MESA, Ariz. – At a time when healthcare reform will most likely propose wellness incentives and taking personal responsibility for health, A.T. Still University (ATSU) has already been leading the way in both its curriculum for medical school students and its employee health program.

ATSU’s School of Osteopathic Medicine in Arizona (ATSU-SOMA) is grounded in osteopathic medicine, which focuses on wellness, prevention, and the integration of mind, body, and spirit. Andrew Taylor Still, M.D., D.O., is the father of osteopathic medicine and founder of the first college of osteopathic medicine, now A.T. Still University-Kirksville College of Osteopathic Medicine (ATSU-KCOM).

SOMA’s four-year curriculum includes clinical experience in patient settings beginning in the first year. As a reflection of osteopathic philosophy, the curriculum emphasizes preventive medicine and comprehensive patient care. Most medical schools do not enter clinical training until their third year, following two years of basic sciences and clinical text studies. SOMA students are unique in that they continue basic science and clinical curriculum studies while interacting with patients in community health centers (CHCs) throughout the United States.

“Our students work alongside CHC faculty and are able to diagnose, treat, and educate patients on disease and disease prevention,” said Douglas Wood, D.O., Ph.D., dean of SOMA. “We believe that we are the right medical school at the right time. Healthcare reform is now focusing on prevention and individuals at risk for chronic diseases, but prevention and wellness always have been our focus, and we are preparing tomorrow’s healthcare providers to advocate personal health responsibility and prevention. We are also serving a population of individuals who may be medically uninsured or underinsured.”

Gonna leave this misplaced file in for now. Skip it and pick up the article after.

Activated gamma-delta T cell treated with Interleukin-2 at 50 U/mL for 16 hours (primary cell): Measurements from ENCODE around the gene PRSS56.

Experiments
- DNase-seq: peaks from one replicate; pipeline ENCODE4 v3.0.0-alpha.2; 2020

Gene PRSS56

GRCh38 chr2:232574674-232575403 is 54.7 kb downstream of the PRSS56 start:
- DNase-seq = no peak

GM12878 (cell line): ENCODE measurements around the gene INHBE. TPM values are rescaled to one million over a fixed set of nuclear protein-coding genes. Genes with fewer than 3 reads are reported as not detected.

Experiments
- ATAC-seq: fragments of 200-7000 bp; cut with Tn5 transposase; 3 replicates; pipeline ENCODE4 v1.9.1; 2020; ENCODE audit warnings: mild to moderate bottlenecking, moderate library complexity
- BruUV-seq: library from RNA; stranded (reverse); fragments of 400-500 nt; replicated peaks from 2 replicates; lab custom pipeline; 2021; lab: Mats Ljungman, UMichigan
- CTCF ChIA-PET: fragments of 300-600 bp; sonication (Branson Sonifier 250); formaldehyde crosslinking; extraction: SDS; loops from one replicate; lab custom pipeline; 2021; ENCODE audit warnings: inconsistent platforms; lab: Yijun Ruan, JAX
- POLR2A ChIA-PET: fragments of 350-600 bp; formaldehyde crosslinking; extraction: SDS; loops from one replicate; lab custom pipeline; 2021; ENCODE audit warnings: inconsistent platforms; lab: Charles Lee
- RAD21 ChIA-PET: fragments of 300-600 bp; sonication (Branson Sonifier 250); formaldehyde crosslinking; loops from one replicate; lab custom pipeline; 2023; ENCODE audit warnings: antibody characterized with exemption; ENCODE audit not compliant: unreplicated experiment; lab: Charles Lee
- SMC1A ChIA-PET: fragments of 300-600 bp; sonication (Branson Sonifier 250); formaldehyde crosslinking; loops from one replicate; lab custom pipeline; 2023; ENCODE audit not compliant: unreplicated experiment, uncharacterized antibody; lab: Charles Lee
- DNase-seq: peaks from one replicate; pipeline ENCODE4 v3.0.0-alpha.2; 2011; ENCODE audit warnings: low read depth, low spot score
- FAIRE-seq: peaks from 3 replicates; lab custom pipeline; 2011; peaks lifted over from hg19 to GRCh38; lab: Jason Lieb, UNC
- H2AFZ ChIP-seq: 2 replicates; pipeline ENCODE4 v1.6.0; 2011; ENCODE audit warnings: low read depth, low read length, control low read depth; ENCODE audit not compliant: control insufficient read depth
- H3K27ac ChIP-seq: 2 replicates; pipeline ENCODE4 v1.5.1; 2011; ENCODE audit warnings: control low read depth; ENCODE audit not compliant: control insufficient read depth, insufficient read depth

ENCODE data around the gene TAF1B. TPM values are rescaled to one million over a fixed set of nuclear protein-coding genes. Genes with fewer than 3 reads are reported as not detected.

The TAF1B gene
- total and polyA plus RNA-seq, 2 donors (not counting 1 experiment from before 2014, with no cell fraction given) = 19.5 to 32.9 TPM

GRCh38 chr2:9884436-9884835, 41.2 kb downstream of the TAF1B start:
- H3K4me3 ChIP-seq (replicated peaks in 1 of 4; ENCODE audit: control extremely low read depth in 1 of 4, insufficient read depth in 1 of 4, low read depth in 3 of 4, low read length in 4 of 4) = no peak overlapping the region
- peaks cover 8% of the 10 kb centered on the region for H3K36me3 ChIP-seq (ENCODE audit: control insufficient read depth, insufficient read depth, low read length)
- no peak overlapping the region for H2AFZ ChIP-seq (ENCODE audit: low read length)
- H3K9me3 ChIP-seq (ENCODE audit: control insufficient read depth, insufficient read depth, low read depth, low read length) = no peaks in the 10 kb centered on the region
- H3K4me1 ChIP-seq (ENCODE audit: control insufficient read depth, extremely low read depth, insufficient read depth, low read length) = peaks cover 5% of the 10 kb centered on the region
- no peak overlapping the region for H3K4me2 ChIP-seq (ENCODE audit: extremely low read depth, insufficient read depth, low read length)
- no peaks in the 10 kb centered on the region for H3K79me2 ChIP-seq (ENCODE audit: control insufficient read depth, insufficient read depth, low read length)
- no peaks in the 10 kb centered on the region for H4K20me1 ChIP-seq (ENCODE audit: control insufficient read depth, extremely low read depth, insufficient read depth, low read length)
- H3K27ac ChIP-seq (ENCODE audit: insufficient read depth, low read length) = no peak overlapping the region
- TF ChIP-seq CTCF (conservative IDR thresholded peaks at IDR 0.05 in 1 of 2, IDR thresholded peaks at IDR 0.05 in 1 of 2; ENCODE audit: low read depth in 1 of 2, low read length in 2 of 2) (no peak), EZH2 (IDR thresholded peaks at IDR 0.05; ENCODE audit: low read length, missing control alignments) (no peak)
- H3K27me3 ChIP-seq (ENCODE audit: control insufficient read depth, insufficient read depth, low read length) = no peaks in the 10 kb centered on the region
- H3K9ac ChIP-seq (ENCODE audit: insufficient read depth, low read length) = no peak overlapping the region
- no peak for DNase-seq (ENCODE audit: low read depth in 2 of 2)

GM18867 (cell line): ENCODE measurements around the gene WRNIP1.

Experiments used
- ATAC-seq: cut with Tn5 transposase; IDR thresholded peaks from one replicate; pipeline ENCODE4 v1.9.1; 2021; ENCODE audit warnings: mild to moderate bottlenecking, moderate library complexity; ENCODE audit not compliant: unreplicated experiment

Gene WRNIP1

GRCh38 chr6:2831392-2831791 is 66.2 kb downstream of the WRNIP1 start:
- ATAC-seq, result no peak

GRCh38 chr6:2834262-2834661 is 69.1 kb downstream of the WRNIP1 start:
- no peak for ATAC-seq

In addition, CHCs offer students the opportunity to learn about and participate in disease collaboratives. The National Center for Disease Bureau of Chronic Disease Prevention and Health Promotion put together collaboratives for treating chronic diseases such as diabetes and asthma. The collaboratives—so named because CHCs nationwide participate in the protocols—are proving to be cost-effective and show a reduction in the frequency of hospital visits for patients with these chronic diseases. The collaboratives also allow outreach to populations who may be disproportionately affected by these diseases.

ATSU focuses on wellness and prevention among their employees as well. ATSU offers employees a chance to take personal responsibility for their health while also receiving a discount on their health insurance premium through the Still Healthy program. Still Healthy not only comprises a reduction in monthly premiums, but employees are also eligible for an annual reimbursement for participating in the program. All employees agree to attend four educational health programs per year, complete an online health assessment, and be a non-smoker or participate in a smoking cessation program. Additionally, all participants agree to a wellness exam paid 100 percent by ATSU.

“We understand that healthcare reform will probably advocate personal responsibility for being healthy, and we are already implementing wellness incentives for our employees to adopt healthy lifestyle behaviors,” said Tonya Watson, assistant director, human resources at ATSU in Arizona.

The recent addition of the East Valley Family YMCA on ATSU’s Arizona campus provides students, staff, and faculty with an added opportunity to focus on disease prevention and wellness. The YMCA opened October 24 and will partner with ATSU on programs that improve the health of ATSU employees and YMCA members.

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